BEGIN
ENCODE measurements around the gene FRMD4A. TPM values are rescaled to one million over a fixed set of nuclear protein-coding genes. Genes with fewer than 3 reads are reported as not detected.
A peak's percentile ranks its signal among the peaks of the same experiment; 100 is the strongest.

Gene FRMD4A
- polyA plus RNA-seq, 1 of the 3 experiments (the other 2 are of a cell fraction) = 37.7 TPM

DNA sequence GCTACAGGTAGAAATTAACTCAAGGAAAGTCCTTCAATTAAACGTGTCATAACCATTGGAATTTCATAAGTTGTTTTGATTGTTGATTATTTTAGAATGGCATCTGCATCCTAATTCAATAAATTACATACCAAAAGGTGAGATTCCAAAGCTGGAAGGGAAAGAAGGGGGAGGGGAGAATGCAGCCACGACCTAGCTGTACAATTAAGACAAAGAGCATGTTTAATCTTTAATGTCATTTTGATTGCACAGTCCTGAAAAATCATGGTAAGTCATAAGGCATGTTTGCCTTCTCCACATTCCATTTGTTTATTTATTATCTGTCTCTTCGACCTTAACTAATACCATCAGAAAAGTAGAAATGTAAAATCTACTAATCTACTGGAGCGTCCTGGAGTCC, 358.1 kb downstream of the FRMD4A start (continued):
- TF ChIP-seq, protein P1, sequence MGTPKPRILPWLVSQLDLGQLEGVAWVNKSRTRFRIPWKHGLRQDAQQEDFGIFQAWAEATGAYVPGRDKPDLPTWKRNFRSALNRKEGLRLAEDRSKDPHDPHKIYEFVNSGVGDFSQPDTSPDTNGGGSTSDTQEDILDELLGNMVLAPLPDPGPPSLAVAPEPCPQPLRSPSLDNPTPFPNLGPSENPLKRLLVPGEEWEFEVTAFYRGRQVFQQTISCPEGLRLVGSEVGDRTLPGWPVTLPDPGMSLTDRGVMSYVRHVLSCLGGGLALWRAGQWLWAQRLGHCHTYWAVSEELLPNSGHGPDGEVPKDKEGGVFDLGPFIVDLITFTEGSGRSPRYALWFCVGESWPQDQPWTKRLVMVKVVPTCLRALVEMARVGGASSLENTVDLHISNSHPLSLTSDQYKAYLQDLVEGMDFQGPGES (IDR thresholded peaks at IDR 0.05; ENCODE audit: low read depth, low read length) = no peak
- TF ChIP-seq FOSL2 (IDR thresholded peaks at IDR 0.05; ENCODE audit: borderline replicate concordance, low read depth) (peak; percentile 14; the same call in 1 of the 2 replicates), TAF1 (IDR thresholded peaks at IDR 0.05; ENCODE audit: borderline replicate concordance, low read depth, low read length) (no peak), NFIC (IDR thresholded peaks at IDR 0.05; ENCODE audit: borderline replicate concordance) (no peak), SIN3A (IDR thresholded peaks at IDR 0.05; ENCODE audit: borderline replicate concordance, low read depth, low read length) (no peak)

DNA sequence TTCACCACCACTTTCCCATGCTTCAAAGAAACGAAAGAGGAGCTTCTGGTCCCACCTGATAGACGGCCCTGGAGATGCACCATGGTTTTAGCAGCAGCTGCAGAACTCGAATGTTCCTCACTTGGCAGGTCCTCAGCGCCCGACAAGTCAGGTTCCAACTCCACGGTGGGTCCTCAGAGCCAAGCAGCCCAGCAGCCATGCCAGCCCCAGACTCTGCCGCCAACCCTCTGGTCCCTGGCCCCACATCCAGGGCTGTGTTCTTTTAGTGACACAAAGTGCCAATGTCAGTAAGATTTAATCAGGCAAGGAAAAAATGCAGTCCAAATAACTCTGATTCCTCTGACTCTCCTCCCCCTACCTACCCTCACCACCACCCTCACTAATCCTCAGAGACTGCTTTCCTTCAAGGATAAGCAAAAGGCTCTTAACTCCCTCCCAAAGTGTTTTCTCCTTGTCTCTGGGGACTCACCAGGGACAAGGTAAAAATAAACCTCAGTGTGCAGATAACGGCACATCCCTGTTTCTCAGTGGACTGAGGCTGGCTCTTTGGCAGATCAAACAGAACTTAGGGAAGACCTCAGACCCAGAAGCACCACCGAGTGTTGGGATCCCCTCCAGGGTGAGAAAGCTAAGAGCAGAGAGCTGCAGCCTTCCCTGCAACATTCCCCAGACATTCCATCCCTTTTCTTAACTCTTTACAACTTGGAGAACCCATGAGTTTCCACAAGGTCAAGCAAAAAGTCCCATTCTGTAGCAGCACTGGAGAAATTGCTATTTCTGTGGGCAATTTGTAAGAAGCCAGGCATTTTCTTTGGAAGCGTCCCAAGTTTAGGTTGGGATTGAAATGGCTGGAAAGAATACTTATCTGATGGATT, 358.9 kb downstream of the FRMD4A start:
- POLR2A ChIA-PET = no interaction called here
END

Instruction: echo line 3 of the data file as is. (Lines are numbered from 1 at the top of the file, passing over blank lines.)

Gene FRMD4A